Afghanistan war: Marjah battle as tough as Fallujah, say US troops
US and Afghan troops moved towards the center of the Taliban stronghold of Marjah today despite encountering fierce sniper fire and mine fields. Sixty percent of the front-line forces are Afghan troops.
Kabul, Afghanistan — Thousands of US and Afghan troops ground their way towards the center of the Taliban stronghold of Marjah today despite encountering fierce sniper fire and even greater numbers of home-made bombs, booby traps, and minefields than anticipated.
US Marines raised an Afghan flag inside the town limits but pockets of Taliban militants dug in, with some veterans comparing the intensity of the fighting to that encountered when they stormed the Iraqi city of Fallujah in 2005.
"In Fallujah, it was just as intense. But there, we started from the north and worked down to the south. In Marjah, we're coming in from different locations and working toward the centre, so we're taking fire from all angles," Captain Ryan Sparks told Reuters.
The operation to clear Taliban insurgency from their biggest stronghold in Helmand province looks increasingly like an acid test of Western military and political strategy in Afghanistan, with the outcome likely to deal a powerful propaganda blow one way or the other.
With US General Stanley McChrystal’s reinvigorated counter-insurgency campaign placing the emphasis on protecting communities rather than killing militants, the first measure of success for the thousands of US, NATO, and Afghan troops involved in Operation Moshtarak (the Dari word for ‘together’) will be avoiding civilian casualties.
The vast majority of Marjah’s civilian inhabitants, of whom there are somewhere between 50,000 and 100,000, have stayed put after a NATO information campaign entreated them to “keep your heads down” and the Taliban mined all approaches to the town.
Afghan officials say the involvement of Afghan forces in unprecedented numbers – 60 percent of the front-line forces are said to be Afghan – will help alleviate the threat because Afghan soldiers are better able to distinguish between “terrorists and farmers.”
Civilian casualties a key metric
So far this advantage and the coalition’s tactics of attacking in overwhelming numbers but with a restrained use of its overwhelming firepower has largely worked, with civilian casualties limited to 12 killed when a rocket landed 300 meters (nearly 1,000 feet) from its target, and seven wounded in separate incidents.
In an indication of how important the issue of civilian casualties may prove to be, General McChrystal promptly offered his apologies to President Hamid Karzai and launched an investigation into the incident. Mr. Karzai only signed off on the operation hours before it began and senior members of his administration reportedly had reservations about advising inhabitants to shelter in their homes rather than fleeing Marjah.
Ghafar Jan, a 32-year old farm laborer living in Marjah, reached by telephone, said that powerful explosions had cast a pall of dust and smoke over the town, and that the “lightning” of rockets was visible from his house.
“The Taliban will fight until the last minute because the attack is coming from all directions so I don’t think they can fall backward to safety,” Jan said. “I don’t know what will happen. God knows what will happen.”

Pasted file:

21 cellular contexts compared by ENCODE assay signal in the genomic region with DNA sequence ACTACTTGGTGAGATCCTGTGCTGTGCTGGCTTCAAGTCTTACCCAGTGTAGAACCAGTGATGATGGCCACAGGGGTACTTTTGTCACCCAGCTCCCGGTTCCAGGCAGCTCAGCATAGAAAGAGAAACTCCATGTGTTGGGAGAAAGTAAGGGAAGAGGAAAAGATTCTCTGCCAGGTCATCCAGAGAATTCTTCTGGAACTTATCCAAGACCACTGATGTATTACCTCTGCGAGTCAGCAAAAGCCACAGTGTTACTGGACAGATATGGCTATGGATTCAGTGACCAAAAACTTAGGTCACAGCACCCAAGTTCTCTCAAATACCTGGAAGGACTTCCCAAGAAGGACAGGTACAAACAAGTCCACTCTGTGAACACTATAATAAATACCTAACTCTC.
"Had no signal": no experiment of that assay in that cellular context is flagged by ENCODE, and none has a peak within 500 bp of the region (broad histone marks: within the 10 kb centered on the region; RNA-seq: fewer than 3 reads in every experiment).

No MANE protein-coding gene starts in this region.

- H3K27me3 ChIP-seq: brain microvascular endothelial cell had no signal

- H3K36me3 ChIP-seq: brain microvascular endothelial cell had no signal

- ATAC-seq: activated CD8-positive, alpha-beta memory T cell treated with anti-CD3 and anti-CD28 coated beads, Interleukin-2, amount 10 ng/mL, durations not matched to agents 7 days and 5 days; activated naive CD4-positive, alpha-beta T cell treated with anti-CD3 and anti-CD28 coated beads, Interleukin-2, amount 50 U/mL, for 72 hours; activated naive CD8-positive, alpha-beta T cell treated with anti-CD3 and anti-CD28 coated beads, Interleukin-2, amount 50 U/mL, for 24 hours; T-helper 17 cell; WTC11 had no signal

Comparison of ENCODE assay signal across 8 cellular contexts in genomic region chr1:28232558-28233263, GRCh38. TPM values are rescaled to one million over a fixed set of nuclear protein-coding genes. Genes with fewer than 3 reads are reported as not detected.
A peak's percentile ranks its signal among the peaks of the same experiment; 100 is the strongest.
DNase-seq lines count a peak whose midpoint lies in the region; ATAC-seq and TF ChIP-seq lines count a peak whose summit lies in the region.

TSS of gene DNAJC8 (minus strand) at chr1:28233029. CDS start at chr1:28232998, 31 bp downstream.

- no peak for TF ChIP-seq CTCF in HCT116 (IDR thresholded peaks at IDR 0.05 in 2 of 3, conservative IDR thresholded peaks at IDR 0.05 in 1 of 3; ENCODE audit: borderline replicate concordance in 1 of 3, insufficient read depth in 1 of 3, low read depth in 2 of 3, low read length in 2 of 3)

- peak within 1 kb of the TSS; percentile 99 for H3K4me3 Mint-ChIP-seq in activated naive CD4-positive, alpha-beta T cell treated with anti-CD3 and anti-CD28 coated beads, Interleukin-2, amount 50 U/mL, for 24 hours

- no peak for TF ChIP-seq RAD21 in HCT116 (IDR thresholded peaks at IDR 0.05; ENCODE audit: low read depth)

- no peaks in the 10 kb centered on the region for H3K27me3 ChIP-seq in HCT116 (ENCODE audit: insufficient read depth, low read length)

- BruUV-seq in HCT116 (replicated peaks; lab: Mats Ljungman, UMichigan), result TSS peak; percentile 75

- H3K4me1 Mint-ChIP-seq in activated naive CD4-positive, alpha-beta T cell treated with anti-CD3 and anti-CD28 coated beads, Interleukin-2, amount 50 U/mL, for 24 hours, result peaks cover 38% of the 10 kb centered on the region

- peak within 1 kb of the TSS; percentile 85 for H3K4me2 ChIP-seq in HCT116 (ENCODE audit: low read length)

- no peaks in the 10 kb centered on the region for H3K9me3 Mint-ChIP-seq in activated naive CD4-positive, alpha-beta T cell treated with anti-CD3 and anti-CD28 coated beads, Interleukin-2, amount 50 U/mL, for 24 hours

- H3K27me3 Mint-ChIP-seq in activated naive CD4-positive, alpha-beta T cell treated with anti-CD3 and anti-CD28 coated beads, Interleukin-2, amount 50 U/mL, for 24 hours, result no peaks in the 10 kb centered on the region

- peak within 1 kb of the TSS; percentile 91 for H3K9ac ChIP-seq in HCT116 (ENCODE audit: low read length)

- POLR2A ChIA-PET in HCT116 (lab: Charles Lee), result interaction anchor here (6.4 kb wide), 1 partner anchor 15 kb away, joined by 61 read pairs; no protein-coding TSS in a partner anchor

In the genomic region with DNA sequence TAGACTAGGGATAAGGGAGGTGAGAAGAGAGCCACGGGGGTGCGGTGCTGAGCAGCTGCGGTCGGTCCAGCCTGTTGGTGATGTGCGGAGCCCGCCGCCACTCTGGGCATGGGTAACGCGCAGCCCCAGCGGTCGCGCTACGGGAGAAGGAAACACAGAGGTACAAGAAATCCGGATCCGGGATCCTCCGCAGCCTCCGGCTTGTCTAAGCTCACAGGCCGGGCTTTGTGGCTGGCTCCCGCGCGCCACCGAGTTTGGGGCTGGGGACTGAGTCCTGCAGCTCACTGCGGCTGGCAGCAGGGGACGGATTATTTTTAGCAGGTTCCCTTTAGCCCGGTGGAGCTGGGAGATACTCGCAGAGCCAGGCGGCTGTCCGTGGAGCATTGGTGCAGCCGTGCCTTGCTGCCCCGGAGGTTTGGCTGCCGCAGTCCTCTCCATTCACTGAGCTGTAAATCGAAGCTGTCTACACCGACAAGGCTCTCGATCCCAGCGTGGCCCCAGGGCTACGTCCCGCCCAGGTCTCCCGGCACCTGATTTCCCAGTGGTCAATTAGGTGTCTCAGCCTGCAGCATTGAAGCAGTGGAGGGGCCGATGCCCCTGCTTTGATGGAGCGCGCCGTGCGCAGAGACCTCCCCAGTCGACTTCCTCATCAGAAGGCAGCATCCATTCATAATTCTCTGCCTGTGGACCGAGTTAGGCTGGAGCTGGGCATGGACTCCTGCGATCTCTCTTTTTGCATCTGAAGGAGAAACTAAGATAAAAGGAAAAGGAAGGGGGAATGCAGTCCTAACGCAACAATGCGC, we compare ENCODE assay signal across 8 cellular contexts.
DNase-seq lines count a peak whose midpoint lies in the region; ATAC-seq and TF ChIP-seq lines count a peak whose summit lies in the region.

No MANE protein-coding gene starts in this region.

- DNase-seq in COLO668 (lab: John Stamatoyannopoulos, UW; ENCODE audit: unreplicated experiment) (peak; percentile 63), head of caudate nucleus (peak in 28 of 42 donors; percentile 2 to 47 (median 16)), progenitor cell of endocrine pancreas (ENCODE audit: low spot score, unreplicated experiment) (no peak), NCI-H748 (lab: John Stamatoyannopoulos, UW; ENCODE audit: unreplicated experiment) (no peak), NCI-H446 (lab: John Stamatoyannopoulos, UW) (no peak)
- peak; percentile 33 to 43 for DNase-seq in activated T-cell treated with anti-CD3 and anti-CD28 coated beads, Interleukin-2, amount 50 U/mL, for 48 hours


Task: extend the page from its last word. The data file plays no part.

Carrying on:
The top Taliban commander in Marjah, Mullah Abdul Razaq Akhund, insisted that his fighters had pushed back the NATO and Afghan allies who were, he claimed, involved in a face-saving operation masking their defeat in Afganistan.
“Tens of foreign soldiers have been killed by roadside bombs and we have also destroyed many vehicles. By the grace of God we have had few casualties,” he said.
He was contradicted by NATO reports that two of its troops — one American, one British - had been killed in the fighting.
Meanwhile, Helmand Governor Mohammad Gulab Mangal said that a government-in-waiting is ready to sweep in once coalition forces have cleared the town of Taliban, bringing with them up to 2,000 Afghan police to provide security. Civil servants and development specialists will organize the local administration. Previous town officials were killed, co-opted by the insurgents, or forced to flee. With a new administration, in theory, will come schools, hospitals, and jobs.
“The most important thing will be the aftermath,” says Haroun Mir, an Afghan analyst in Kabul. “How quickly will the coalition countries fix the town? How quickly will the Afghan government provide services to people? And how quickly will they be able to provide justice and security?”
Mir notes that in the past some police officers had pursued vendettas against people they accused of colluding with the Taliban.
North of Marjah, coalition forces are also battling Taliban militants in Nad-i-Ali district, supposedly an area under government control. Although fighting there has been less intense than some of the battles raging in Marjah, it is an indication of the difficulty of holding ground, let alone building on it.
Of particular importance in any area restored to government control will be providing alternative livelihoods to poppy farmers: central Helmand is a drugs-producing hub with many locals complicit in the narcotics industry.
“I’m sure they are well-prepared for that,” says Mir.
“All we want is peace,” said Ghafar Jan, the farm labourer. “People are tired of fighting, people are hungry now, and there is no medicine for the sick. I don’t care who is in control. I want those who can bring peace, justice and Sharia law."
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